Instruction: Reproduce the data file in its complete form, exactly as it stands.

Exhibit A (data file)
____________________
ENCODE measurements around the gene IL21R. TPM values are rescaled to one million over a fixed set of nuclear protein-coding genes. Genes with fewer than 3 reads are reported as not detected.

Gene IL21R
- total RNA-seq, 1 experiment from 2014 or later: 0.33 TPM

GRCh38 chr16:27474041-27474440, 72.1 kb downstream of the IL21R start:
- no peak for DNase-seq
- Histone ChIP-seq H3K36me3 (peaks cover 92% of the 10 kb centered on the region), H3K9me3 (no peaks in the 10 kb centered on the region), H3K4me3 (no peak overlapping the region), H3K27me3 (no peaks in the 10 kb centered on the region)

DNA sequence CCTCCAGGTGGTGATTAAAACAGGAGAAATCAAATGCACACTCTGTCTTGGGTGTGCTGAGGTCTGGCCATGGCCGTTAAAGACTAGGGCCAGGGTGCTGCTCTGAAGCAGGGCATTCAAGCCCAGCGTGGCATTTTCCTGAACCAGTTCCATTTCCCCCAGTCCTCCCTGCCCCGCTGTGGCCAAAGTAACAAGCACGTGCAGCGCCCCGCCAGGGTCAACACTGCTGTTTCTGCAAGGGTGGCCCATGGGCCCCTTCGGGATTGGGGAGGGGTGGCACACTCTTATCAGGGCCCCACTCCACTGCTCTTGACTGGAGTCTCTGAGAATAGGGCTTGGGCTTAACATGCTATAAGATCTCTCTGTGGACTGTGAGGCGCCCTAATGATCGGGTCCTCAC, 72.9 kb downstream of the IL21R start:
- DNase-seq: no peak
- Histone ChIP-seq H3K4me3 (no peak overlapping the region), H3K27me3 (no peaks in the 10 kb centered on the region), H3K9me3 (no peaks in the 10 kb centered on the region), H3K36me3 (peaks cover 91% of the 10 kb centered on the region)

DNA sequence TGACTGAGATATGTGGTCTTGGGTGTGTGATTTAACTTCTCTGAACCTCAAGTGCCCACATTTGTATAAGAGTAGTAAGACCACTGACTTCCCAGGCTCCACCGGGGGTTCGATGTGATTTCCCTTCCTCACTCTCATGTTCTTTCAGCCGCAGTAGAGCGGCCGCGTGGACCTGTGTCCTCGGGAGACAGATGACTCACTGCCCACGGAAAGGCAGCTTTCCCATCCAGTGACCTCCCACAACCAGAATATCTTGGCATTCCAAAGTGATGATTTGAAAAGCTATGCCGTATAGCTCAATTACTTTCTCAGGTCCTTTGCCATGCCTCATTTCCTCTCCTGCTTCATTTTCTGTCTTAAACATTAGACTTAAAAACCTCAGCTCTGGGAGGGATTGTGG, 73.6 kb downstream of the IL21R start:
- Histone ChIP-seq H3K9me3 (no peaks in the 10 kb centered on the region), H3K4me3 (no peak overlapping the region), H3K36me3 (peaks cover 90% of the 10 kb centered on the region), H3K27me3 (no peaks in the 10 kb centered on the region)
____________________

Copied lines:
ENCODE measurements around the gene IL21R. TPM values are rescaled to one million over a fixed set of nuclear protein-coding genes. Genes with fewer than 3 reads are reported as not detected.

Gene IL21R
- total RNA-seq, 1 experiment from 2014 or later: 0.33 TPM

GRCh38 chr16:27474041-27474440, 72.1 kb downstream of the IL21R start:
- no peak for DNase-seq
- Histone ChIP-seq H3K36me3 (peaks cover 92% of the 10 kb centered on the region), H3K9me3 (no peaks in the 10 kb centered on the region), H3K4me3 (no peak overlapping the region), H3K27me3 (no peaks in the 10 kb centered on the region)

DNA sequence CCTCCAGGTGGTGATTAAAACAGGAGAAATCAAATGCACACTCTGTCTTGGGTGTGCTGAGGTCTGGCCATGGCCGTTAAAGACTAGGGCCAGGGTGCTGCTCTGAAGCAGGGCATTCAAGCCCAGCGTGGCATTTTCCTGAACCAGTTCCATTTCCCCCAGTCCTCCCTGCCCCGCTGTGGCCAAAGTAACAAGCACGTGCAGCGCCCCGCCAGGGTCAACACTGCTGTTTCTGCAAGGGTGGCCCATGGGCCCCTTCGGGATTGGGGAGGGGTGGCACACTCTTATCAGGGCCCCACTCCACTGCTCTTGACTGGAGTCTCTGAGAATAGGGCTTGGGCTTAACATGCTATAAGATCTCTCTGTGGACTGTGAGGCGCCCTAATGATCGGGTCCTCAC, 72.9 kb downstream of the IL21R start:
- DNase-seq: no peak
- Histone ChIP-seq H3K4me3 (no peak overlapping the region), H3K27me3 (no peaks in the 10 kb centered on the region), H3K9me3 (no peaks in the 10 kb centered on the region), H3K36me3 (peaks cover 91% of the 10 kb centered on the region)

DNA sequence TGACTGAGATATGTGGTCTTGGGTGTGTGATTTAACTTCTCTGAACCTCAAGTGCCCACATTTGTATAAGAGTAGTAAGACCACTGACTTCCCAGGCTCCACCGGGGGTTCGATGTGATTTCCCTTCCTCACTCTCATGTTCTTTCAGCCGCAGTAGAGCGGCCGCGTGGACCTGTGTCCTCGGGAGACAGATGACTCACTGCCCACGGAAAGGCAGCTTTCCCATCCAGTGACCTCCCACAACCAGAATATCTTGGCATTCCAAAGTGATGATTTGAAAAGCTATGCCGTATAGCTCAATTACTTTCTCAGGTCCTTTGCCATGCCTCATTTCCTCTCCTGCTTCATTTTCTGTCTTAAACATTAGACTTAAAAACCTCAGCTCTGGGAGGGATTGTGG, 73.6 kb downstream of the IL21R start:
- Histone ChIP-seq H3K9me3 (no peaks in the 10 kb centered on the region), H3K4me3 (no peak overlapping the region), H3K36me3 (peaks cover 90% of the 10 kb centered on the region), H3K27me3 (no peaks in the 10 kb centered on the region)